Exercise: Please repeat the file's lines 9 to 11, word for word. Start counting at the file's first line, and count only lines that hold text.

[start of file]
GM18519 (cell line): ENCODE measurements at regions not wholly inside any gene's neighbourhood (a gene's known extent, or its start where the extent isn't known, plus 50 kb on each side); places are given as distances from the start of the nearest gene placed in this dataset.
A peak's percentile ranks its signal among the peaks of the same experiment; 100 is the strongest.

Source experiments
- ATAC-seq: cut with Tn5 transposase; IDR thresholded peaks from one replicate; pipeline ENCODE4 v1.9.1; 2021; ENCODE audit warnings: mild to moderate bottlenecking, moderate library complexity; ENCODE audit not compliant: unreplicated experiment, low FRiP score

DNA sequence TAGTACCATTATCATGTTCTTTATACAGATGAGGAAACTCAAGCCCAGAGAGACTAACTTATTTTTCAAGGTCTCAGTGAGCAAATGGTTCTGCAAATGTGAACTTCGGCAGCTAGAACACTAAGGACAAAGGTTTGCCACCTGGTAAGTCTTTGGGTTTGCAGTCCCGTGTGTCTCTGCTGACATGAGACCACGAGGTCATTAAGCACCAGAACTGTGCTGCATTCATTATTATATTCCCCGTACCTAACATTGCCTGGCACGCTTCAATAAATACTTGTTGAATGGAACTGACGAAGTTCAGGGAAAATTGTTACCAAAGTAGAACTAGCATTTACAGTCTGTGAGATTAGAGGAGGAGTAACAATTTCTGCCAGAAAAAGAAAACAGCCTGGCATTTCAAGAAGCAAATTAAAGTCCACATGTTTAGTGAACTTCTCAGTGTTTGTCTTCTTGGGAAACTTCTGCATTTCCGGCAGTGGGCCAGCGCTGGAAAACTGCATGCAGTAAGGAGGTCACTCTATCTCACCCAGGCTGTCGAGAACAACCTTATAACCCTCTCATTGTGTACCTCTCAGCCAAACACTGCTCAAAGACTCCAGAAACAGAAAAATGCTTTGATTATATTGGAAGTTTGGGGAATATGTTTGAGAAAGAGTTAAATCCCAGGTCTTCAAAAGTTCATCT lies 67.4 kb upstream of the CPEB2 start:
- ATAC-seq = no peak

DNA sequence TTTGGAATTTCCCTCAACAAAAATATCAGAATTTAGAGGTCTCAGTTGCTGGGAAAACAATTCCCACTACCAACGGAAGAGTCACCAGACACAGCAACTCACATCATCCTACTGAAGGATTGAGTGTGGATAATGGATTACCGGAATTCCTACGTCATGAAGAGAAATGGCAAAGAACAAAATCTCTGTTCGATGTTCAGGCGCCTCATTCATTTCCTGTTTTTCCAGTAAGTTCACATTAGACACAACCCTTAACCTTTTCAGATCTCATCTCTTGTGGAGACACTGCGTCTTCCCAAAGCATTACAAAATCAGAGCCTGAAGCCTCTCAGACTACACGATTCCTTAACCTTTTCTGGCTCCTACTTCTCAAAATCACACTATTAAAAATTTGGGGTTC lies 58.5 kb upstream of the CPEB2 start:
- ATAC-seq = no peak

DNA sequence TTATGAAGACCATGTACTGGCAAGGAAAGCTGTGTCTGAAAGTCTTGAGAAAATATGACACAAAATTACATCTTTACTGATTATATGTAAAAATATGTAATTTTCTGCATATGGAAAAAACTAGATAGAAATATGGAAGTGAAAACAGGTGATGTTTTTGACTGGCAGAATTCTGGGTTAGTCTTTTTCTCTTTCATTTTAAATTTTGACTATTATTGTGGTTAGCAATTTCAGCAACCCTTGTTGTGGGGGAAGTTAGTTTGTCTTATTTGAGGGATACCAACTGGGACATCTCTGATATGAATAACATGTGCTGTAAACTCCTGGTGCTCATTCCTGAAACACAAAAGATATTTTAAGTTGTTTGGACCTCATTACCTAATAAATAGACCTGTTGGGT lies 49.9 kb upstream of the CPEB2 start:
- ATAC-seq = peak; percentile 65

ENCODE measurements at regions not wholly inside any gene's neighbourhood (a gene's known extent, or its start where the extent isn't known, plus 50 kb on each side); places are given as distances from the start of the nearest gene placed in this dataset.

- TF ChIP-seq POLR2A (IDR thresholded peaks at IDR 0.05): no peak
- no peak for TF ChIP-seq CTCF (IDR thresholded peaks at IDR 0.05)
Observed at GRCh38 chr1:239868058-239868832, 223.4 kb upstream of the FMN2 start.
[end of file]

DNA sequence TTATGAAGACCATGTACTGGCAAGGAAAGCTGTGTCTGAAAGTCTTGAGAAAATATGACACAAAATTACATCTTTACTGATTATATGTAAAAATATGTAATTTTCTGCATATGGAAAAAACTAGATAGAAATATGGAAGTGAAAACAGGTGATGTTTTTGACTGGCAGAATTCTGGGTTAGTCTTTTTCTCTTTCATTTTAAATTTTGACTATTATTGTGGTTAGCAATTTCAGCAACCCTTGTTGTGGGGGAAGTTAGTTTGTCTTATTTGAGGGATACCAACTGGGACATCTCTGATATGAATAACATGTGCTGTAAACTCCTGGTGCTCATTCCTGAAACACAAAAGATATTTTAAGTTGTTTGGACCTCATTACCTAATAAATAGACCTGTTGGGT lies 49.9 kb upstream of the CPEB2 start:
- ATAC-seq = peak; percentile 65

ENCODE measurements at regions not wholly inside any gene's neighbourhood (a gene's known extent, or its start where the extent isn't known, plus 50 kb on each side); places are given as distances from the start of the nearest gene placed in this dataset.